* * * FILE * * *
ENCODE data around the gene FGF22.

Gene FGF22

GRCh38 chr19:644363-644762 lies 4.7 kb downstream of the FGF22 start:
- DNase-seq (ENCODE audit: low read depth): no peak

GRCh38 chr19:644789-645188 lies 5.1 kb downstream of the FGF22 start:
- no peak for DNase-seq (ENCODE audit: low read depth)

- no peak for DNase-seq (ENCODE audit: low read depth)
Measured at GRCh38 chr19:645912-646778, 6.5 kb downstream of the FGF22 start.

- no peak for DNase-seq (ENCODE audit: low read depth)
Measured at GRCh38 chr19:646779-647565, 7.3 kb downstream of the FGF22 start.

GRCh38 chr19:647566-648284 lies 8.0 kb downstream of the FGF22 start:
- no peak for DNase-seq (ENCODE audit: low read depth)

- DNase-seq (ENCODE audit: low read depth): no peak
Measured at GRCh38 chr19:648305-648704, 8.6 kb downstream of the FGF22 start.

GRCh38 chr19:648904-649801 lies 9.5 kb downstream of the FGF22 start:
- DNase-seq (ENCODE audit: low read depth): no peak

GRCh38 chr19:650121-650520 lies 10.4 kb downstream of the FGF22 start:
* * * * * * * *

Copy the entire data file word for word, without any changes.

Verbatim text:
ENCODE data around the gene FGF22.

Gene FGF22

GRCh38 chr19:644363-644762 lies 4.7 kb downstream of the FGF22 start:
- DNase-seq (ENCODE audit: low read depth): no peak

GRCh38 chr19:644789-645188 lies 5.1 kb downstream of the FGF22 start:
- no peak for DNase-seq (ENCODE audit: low read depth)

- no peak for DNase-seq (ENCODE audit: low read depth)
Measured at GRCh38 chr19:645912-646778, 6.5 kb downstream of the FGF22 start.

- no peak for DNase-seq (ENCODE audit: low read depth)
Measured at GRCh38 chr19:646779-647565, 7.3 kb downstream of the FGF22 start.

GRCh38 chr19:647566-648284 lies 8.0 kb downstream of the FGF22 start:
- no peak for DNase-seq (ENCODE audit: low read depth)

- DNase-seq (ENCODE audit: low read depth): no peak
Measured at GRCh38 chr19:648305-648704, 8.6 kb downstream of the FGF22 start.

GRCh38 chr19:648904-649801 lies 9.5 kb downstream of the FGF22 start:
- DNase-seq (ENCODE audit: low read depth): no peak

GRCh38 chr19:650121-650520 lies 10.4 kb downstream of the FGF22 start: